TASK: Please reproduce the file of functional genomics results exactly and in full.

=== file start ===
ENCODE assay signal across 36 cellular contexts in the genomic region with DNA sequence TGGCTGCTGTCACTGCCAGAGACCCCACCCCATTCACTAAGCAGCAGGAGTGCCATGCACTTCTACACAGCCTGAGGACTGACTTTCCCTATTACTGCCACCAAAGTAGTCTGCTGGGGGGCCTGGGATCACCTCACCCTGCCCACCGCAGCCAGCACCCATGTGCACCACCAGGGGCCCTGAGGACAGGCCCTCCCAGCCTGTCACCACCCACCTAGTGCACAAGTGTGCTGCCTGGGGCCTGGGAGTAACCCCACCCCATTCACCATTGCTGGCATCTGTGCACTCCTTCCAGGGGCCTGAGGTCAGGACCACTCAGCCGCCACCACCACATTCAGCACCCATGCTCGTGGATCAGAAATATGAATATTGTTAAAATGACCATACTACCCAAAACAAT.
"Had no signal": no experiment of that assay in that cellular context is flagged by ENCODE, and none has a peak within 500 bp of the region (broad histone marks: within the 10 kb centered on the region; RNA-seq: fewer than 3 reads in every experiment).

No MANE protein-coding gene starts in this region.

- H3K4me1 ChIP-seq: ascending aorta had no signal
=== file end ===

ENCODE assay signal across 36 cellular contexts in the genomic region with DNA sequence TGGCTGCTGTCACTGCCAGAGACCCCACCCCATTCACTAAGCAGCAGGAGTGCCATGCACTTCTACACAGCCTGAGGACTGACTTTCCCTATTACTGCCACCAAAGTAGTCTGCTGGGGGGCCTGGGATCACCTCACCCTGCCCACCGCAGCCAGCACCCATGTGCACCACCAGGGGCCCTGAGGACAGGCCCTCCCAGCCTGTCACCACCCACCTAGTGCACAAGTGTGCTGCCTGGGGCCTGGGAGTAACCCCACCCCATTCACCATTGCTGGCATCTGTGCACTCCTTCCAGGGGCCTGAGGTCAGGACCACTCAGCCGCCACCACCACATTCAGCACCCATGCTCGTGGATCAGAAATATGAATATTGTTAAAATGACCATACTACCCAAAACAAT.
"Had no signal": no experiment of that assay in that cellular context is flagged by ENCODE, and none has a peak within 500 bp of the region (broad histone marks: within the 10 kb centered on the region; RNA-seq: fewer than 3 reads in every experiment).

No MANE protein-coding gene starts in this region.

- H3K4me1 ChIP-seq: ascending aorta had no signal